After six years of selling beautiful locally handcrafted products in Mairehau, the time has come for us to move. The Neighbourhood Trust will be needing the space for a different community project in the coming year, so we will be taking the next step in our journey. We would like to say a huge thank you to all our customers who have visited us in our little shop in Mairehau. You've supported our growing creative community, and we couldn't have done it without you. We've loved getting to know you, and hope you will come and visit us in our new space. Our last day in Nancy Ave will be the 1st November. We will open a pop-up store in the CBD, with the opening date to be confirmed very soon.
With this change, we thought it was the perfect time to review our name. The pop-up store will be opening as The Kowhai Collective. Everything else will be the same - we'll still be run by the designers and have amazing locally made products. We will be running craft classes, and have a maker space where you can see our clever creatives in action. We are looking forward to it, and hope you can come and visit us there!
Without you, our customers, we wouldn't have a shop – we'd just be a bunch of creatives making awesome things! In order to make our shop the best it can be, we've put together a short 10 minute survey thanks to SoGoSurvey. Your answers will help us to identify what we are doing well, and what we can do better. We'd love it if you could take the time to complete it for us, and to say thank you, we are giving away a $50 gift voucher to one lucky participant. Don't forget to share with your friends, we'd love to hear what they think too!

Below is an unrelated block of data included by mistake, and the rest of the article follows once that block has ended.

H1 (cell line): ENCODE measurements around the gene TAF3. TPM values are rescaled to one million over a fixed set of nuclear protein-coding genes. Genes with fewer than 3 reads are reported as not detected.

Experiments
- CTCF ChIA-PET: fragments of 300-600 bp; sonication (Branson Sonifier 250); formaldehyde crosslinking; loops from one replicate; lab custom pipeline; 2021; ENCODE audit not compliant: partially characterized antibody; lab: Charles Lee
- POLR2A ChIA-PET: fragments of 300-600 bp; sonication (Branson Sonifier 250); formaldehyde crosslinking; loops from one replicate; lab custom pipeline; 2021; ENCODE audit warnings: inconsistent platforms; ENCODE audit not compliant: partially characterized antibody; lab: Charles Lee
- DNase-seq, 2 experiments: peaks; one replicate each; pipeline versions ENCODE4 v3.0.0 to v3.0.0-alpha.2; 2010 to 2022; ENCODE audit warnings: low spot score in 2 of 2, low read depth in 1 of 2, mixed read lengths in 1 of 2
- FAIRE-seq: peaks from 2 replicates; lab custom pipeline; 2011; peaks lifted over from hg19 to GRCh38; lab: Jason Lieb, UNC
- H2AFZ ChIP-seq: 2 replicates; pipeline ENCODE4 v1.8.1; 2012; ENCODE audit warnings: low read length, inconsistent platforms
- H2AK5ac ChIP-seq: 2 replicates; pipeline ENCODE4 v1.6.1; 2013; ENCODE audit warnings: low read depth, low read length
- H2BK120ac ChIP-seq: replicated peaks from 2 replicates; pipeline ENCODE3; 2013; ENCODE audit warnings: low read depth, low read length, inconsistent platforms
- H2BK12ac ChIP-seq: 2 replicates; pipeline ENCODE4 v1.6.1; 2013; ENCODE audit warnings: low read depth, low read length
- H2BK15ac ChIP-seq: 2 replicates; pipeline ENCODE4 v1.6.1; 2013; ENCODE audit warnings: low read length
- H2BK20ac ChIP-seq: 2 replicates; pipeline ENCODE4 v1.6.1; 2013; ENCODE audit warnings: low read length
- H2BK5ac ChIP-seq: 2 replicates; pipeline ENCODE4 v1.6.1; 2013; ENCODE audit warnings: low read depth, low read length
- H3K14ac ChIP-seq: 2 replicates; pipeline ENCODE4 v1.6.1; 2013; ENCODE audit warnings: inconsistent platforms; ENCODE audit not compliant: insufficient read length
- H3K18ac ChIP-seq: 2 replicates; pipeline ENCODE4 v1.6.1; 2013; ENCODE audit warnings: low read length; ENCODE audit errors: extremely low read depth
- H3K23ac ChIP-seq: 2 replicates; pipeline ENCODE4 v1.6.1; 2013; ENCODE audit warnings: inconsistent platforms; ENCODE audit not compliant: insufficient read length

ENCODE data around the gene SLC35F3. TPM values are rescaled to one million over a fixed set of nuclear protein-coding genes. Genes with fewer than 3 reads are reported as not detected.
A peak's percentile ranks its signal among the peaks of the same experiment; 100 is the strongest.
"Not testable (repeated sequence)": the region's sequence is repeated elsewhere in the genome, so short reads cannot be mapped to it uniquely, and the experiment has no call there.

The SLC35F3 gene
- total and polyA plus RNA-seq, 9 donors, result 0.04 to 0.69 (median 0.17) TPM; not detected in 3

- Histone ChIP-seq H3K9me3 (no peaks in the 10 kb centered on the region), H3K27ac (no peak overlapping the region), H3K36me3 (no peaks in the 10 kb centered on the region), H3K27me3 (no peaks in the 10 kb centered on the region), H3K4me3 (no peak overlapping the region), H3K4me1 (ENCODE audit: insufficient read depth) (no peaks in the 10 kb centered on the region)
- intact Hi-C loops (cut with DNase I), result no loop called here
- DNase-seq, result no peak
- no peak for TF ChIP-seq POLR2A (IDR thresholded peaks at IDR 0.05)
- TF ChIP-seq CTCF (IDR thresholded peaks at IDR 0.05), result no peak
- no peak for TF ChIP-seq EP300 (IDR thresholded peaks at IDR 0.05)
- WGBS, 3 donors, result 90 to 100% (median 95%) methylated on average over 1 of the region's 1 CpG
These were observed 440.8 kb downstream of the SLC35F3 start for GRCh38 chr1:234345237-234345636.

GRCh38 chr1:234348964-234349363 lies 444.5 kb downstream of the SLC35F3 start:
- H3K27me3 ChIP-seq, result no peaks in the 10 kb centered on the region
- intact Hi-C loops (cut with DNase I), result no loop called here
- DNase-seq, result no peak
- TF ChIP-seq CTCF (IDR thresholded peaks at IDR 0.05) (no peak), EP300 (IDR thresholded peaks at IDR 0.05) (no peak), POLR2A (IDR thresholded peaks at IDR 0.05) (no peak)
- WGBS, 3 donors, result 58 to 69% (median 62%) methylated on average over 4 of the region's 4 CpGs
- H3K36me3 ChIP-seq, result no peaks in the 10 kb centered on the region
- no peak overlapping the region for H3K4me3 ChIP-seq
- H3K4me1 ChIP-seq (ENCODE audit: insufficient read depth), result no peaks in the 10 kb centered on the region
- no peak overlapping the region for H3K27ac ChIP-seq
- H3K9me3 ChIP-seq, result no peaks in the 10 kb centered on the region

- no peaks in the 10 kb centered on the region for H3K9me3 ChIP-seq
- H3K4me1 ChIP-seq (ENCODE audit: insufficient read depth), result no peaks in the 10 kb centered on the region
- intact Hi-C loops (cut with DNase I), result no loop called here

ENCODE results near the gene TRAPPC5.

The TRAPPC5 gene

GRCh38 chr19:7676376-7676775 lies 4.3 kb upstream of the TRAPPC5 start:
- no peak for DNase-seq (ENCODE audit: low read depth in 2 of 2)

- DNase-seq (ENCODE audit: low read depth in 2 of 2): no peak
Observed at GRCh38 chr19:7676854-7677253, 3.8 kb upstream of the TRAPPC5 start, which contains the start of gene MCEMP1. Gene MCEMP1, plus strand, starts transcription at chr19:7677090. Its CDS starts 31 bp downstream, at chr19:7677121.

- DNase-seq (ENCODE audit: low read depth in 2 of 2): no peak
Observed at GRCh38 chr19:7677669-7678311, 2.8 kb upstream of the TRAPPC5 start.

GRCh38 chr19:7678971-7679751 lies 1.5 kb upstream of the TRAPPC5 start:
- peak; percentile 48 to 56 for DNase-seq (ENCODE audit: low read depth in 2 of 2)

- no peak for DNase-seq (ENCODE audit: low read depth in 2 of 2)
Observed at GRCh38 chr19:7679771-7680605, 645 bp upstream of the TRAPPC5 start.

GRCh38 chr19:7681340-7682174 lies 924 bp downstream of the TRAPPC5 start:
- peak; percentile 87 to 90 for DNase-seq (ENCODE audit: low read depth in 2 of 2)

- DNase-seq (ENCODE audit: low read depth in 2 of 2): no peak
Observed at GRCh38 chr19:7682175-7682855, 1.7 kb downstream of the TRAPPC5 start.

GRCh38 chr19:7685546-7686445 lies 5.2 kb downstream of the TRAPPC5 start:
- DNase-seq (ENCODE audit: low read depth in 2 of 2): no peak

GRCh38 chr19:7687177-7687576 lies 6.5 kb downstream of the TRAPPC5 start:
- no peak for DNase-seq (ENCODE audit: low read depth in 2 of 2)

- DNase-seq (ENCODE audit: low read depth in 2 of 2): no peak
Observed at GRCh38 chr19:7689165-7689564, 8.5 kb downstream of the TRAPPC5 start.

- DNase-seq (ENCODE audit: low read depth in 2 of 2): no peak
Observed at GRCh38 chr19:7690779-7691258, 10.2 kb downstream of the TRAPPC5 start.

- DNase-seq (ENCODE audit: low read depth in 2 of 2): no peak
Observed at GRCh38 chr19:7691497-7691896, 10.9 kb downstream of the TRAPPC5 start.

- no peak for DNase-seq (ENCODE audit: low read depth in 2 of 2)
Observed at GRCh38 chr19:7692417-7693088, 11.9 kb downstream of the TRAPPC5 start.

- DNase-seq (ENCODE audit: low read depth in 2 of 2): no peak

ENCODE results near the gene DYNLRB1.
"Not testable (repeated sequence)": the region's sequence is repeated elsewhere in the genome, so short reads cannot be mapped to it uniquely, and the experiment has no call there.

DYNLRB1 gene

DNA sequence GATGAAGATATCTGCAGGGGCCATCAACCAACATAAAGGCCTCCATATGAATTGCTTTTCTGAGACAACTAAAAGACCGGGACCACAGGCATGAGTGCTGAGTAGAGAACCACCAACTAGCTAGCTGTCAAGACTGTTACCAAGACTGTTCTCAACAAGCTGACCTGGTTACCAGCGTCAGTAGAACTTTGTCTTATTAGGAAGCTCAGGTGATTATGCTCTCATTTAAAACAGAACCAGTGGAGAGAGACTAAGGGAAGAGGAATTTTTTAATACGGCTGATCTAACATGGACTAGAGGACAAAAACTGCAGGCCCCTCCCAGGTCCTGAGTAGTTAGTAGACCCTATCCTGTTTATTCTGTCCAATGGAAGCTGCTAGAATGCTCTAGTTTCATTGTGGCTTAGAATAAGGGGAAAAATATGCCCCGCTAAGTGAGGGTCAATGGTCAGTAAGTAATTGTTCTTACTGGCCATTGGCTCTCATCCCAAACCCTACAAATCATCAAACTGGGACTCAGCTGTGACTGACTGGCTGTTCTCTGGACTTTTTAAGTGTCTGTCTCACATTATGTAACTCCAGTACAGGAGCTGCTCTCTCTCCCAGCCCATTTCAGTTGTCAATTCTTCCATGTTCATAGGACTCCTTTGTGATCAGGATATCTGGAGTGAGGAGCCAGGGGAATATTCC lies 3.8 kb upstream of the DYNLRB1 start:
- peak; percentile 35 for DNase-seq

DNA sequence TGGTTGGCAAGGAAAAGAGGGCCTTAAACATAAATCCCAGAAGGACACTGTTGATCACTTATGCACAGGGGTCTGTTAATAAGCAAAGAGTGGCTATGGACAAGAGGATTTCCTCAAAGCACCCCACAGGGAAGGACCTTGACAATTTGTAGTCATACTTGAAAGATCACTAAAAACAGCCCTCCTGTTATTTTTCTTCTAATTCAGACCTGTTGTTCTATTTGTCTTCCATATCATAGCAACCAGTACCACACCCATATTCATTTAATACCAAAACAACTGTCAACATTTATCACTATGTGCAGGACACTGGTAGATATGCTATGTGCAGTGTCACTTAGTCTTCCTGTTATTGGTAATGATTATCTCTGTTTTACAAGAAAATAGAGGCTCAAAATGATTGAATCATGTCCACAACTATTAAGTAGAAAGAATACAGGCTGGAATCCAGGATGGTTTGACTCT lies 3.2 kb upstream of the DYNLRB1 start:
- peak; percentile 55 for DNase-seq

We have popped-up at Exchange Christchurch! We have a selection of locally made products from our store there until the 24th May at 376 Wilsons Road North. It will be open from 9am- 4pm Monday - Saturday, and of course we will be open at 49 Nancy Ave with our usual hours.
If you haven't been to XCHC before, it's well worth checking out! There is an onsite cafe with great coffee, and it's a great spot to take a few hours to get some work done, or you can get your creative on! They have a co-working space where creatives can rent studio space and be inspired by one another. They also hold lots of great events, and like us, are champions of supporting local creatives.
I hope you’ve having a lovely autumn, if you’re anything like me, you’re probably starting to wonder where you stored your winter woollies from last year - or thinking it’s a good time for something new. I’ve got my eye on a gorgeous scarf down at Pay it Forward that might just be my Mothers Day pressie to myself!
We have a great range of craft classes coming up in Term 2. Nine classes are scheduled so far and tickets are available for the May classes.
Tickets for June classes won’t be available until May 1st and these classes can’t be booked online or in-store until then.
The new classes are:
We also have a shopping night coming up – just in time to get a present for Mum for Mothers Day. There will be bubbles, nibbles, you’ll be able to meet some of our makers and have a nice relaxed shopping experience. This year we also have some craft beers for the blokes who need to buy for the Mum in their life. The shopping night is on Wednesday May 2nd and we will be extending our normal hours until 8pm. See the image below :)